Amy Robach and her cancer battle began as a simple news story that started in 2013, when Amy participated in GMA's Breast Cancer Awareness features by having a mammogram broadcast live. Robach subsequently shocked the audience when just one month later, the news anchor shared the results of her mammogram, which uncovered breast cancer, reported the Washington Post.
Admitting that at first she had been hesitant to even have a mammogram because no family history existed, Amy shared her doctor's revelation.
"The doctors told me bluntly: 'That mammogram just saved your life.' "Robach, who underwent a double mastectomy and chemotherapy following the cancer diagnosis, credits GMA anchor Robin Roberts for persuading her. Robin also fought breast cancer publicly.
Roberts convinced Amy to have that initial on-air mammogram, with the argument that if Robach saved even just one life through her courage, it would be worth it.
"I can pretty much guarantee it will save a life. Just by you walking into that mammovan and demystifying this test, someone will find out they have cancer who wouldn't have otherwise," Robin told Amy.
But neither Robach nor Roberts ever dreamed that the life saved would be Amy's own. And Robach recalls being convinced when Robin told her that family history of cancer wasn't relevant.
"Amy, 80 percent of women who have breast cancer have no family history," added the GMA anchor.
Looking back, Robach watches the video of herself doing the intro to that segment and feels haunted by the way she quoted Robin.
"I went to see Robin … and she said, 'Amy, if one life is saved because of early detection, it's all worth it.' So, Robin, this one's for you," says Amy in that introduction.
Robach recalls saying those words before her life turned upside down with the news that she had cancer.
"The life I saved would be my own."For Amy, life since her breast cancer diagnosis and treatment has not been easy emotionally or physically. And Robach has been hurt in some ways she never anticipated.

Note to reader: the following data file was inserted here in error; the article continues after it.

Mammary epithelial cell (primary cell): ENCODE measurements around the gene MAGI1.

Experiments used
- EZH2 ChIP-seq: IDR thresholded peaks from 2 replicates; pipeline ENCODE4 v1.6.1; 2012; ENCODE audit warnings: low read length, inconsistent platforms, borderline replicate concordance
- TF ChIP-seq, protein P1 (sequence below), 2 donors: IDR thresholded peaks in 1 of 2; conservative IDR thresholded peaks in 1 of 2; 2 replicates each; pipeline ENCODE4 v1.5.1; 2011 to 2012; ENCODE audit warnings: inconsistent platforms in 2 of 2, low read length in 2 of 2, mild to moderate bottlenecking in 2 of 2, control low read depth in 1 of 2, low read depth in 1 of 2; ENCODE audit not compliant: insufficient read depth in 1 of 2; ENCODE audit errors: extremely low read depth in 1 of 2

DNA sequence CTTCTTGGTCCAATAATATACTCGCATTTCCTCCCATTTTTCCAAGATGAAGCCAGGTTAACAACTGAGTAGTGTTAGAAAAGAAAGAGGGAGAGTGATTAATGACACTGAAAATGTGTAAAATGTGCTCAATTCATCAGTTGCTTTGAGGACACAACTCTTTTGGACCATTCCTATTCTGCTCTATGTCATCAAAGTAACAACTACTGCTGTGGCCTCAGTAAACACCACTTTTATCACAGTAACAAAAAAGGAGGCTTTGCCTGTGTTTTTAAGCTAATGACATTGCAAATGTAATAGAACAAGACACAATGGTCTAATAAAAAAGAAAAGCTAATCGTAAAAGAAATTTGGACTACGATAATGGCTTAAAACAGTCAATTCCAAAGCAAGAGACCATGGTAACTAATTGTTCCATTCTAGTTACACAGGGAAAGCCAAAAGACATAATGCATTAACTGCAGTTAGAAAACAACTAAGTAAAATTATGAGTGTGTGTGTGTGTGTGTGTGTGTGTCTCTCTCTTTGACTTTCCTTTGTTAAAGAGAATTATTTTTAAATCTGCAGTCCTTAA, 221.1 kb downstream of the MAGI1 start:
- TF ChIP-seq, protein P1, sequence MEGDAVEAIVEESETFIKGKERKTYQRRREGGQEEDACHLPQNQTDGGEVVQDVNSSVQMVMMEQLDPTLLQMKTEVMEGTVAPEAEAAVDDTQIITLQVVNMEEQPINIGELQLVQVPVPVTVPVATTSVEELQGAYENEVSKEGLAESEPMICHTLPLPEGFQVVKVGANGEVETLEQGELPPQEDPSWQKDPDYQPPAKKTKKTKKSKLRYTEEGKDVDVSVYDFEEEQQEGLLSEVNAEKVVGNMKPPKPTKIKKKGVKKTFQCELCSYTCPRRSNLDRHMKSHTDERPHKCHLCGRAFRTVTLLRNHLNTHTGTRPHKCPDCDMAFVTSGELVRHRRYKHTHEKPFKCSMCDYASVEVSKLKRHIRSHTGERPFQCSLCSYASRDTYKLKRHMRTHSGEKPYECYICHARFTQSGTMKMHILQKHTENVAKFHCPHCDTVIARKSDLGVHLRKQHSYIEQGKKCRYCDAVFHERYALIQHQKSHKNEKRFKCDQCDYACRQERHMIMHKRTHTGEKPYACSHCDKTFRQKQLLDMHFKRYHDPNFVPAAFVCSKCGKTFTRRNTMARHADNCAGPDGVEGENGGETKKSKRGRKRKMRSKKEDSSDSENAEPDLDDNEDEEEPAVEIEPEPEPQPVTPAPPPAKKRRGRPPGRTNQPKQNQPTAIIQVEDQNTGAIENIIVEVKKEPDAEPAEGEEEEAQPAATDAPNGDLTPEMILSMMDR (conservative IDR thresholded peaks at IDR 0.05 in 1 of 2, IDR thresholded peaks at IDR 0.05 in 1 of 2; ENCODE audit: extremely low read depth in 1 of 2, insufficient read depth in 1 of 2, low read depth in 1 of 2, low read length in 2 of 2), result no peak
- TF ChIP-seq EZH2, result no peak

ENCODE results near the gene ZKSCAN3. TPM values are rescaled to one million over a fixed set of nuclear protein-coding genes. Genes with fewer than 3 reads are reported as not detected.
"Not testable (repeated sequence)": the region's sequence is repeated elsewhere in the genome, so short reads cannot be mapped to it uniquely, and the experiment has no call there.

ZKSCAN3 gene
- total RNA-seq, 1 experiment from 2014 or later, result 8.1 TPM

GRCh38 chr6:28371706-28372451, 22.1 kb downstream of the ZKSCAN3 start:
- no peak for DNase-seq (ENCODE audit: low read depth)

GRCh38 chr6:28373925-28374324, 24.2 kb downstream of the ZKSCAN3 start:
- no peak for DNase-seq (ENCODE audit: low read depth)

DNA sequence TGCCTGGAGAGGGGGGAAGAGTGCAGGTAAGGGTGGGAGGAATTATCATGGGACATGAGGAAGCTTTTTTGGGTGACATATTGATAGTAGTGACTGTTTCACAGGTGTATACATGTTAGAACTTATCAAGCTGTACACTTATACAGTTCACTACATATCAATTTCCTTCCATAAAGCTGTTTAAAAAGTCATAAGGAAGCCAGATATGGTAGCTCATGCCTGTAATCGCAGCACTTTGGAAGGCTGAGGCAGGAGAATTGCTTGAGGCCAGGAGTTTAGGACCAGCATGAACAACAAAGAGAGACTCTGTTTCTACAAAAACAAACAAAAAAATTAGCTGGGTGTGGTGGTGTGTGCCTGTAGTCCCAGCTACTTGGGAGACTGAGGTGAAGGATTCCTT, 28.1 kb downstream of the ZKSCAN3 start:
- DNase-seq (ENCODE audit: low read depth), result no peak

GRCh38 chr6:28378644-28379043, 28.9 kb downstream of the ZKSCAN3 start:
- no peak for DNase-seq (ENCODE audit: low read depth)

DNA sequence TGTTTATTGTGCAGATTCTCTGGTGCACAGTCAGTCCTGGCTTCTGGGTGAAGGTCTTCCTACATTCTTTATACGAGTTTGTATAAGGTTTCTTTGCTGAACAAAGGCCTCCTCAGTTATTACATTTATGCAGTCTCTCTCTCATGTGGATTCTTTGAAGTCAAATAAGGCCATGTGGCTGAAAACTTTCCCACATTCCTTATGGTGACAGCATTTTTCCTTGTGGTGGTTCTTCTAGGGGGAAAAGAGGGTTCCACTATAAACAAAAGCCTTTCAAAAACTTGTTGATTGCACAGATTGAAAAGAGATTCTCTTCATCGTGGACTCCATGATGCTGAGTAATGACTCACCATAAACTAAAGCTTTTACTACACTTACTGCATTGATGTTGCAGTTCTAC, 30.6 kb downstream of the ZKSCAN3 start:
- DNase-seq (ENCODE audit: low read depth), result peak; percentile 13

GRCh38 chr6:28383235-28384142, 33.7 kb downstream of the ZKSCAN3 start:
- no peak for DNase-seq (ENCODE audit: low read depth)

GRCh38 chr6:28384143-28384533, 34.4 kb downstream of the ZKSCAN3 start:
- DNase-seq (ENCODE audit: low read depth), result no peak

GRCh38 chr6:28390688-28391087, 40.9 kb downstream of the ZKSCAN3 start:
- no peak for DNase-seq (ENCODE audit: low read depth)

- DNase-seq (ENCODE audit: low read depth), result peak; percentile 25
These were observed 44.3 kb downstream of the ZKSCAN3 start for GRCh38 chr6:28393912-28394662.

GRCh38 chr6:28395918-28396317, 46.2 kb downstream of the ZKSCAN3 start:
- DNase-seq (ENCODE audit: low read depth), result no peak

Married to Andrew Shue, Amy was appalled when she saw People magazine's headline about their marriage, reported Page Six.
"Cancer Nearly Destroyed My Marriage," blared the magazine's headline about Robach.
Talking on The View, Amy clarified the message that she wanted imparted about her marriage.
"I just want to clarify something for anyone who might be picking up People magazine... there is a very hurtful headline. Cancer did not nearly destroy my marriage... it made it stronger and better," said Robach.
The magazine subsequently altered the headline.
"Cancer Made Our Marriage Stronger," read the edited version.
In her new book, Amy reveals the changes that came with breast cancer. One of Robach's pals noted that she was upset when People magazine misquoted her message in her book."People [magazine] has been very supportive of Amy's story from the beginning, but she was disappointed to be misquoted on the cover," said Amy's friend.
Robach herself emphasized that although marriage is never simple, having cancer made it even more challenging. But she emphasizes the strength that resulted.
"I would say that cancer tested our marriage, it challenged our marriage, but it made it stronger," concluded Amy.
Robach's heartbreak isn't over, though, because her desire to get pregnant has been thwarted, reported the Huffington Post.
After that double mastectomy followed by eight rounds of chemotherapy, Amy learned the sad news about adding to her family.
"The drug I'm taking, you cannot be pregnant on it. In addition, because my cancer was an estrogen-fueled cancer, it's not advisable that I would ever get pregnant," Amy told Oprah Winfrey in an interview. "My oncologist said, 'You are out of the baby-making business.' "
Robach and Shue had dreamed of having a baby. Andrew has three sons, while Amy has two daughters, but they planned to add to their family.
"When we met, it was what we dreamed of," recalled Robach sorrowfully.
As noted, Robin Roberts was open about her breast cancer battle. But Amy and Robin aren't alone. Other celebrities who have gone public with the challenges of their breast cancer battles include Olivia Newton-John and Carly Simon, reported Parade.
In addition, Kathy Bates, Maggie Smith, Peggy Fleming, and Christina Applegate have, like Robach, shared their cancer battles.
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